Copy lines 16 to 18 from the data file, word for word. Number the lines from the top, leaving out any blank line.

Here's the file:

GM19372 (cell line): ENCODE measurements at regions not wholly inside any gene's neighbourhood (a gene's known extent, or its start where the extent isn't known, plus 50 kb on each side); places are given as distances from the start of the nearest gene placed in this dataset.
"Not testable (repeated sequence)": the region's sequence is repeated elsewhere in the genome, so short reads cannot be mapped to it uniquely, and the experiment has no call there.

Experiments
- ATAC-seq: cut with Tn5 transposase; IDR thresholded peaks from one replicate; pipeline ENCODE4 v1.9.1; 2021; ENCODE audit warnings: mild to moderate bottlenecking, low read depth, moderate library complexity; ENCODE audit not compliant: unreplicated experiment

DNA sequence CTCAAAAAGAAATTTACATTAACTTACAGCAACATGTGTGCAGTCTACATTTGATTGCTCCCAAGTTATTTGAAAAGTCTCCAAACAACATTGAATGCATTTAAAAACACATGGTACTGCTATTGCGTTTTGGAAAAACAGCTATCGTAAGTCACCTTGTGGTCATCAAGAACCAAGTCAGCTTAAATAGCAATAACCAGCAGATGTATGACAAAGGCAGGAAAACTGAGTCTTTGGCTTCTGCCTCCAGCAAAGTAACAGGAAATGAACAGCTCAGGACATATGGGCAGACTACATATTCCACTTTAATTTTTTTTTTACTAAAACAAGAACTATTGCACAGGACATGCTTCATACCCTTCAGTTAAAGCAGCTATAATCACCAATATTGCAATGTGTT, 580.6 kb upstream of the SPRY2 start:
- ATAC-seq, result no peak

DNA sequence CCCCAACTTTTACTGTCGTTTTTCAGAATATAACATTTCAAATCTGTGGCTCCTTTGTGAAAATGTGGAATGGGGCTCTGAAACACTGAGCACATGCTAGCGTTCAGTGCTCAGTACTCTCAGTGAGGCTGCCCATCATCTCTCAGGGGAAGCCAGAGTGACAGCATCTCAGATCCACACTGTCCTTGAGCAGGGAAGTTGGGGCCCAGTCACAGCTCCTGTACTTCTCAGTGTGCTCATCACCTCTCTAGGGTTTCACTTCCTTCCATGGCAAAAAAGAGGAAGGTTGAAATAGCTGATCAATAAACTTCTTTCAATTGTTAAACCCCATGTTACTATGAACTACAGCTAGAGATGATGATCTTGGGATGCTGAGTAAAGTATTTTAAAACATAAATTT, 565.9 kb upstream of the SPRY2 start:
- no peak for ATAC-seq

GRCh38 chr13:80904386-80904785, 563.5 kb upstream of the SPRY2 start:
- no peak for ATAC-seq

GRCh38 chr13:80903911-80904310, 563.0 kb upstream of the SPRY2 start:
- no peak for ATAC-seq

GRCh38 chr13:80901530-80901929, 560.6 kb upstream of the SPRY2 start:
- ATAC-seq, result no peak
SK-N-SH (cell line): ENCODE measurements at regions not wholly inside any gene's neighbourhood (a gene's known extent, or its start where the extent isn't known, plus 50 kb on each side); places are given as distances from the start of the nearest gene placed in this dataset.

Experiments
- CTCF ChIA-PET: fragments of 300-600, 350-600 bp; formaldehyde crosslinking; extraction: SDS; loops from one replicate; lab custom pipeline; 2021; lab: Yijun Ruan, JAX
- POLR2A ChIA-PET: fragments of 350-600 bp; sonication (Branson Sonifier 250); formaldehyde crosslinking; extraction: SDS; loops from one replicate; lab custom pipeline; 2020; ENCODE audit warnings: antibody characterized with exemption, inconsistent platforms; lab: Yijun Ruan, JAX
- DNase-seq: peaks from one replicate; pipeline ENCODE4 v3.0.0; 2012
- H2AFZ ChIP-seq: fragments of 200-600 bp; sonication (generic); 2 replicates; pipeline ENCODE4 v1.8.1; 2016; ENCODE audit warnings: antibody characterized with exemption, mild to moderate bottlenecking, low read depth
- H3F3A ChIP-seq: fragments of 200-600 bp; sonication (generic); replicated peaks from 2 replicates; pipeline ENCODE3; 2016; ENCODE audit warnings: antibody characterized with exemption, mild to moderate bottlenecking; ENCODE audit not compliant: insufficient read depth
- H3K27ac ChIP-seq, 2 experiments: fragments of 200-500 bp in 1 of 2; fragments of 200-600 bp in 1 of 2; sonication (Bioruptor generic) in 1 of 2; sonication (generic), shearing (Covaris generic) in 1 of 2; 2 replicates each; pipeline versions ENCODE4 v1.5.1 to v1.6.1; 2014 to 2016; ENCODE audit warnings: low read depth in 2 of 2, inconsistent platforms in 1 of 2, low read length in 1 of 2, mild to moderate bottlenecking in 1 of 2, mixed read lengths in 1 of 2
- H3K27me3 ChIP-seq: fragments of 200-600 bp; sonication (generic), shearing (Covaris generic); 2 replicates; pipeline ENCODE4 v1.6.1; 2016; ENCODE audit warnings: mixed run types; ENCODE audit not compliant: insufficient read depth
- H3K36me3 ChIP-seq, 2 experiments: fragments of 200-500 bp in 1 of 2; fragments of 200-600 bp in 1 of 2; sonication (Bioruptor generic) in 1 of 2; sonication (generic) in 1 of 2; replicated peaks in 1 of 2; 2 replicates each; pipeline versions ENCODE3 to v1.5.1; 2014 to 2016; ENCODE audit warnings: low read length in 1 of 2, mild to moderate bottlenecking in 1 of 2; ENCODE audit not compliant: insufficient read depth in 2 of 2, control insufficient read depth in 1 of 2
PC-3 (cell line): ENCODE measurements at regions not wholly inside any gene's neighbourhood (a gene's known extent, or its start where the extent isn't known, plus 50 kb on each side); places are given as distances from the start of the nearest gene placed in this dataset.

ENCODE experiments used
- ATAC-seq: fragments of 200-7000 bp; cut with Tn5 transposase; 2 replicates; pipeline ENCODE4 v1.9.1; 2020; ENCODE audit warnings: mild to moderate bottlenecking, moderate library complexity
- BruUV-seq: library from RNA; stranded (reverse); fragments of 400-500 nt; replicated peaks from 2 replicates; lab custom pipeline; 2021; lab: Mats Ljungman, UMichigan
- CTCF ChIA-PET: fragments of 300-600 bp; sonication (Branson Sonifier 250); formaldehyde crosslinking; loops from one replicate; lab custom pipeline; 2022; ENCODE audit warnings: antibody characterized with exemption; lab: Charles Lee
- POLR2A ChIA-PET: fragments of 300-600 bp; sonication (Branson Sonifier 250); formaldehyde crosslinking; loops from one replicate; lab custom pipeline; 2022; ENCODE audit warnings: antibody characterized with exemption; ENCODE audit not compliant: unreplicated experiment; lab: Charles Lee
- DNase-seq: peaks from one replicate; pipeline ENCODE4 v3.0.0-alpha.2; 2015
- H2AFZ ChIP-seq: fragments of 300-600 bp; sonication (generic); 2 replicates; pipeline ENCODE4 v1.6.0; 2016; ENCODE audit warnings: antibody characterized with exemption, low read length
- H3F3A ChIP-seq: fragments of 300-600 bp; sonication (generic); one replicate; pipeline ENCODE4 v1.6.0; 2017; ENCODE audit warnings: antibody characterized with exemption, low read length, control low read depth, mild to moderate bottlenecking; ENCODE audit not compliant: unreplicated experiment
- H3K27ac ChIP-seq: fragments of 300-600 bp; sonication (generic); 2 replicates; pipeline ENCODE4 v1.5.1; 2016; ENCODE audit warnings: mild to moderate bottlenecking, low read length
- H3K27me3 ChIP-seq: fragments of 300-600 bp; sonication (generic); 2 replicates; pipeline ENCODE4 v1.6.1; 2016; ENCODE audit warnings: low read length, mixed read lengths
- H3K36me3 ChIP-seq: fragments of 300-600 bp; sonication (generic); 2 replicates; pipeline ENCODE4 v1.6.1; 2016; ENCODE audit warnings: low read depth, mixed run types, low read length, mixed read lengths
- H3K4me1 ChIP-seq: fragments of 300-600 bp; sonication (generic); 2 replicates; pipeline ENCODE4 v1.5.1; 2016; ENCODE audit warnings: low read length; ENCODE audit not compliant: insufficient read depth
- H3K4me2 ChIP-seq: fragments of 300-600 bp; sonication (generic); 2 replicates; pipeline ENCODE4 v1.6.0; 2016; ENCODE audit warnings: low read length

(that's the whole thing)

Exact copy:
Experiments
- CTCF ChIA-PET: fragments of 300-600, 350-600 bp; formaldehyde crosslinking; extraction: SDS; loops from one replicate; lab custom pipeline; 2021; lab: Yijun Ruan, JAX
- POLR2A ChIA-PET: fragments of 350-600 bp; sonication (Branson Sonifier 250); formaldehyde crosslinking; extraction: SDS; loops from one replicate; lab custom pipeline; 2020; ENCODE audit warnings: antibody characterized with exemption, inconsistent platforms; lab: Yijun Ruan, JAX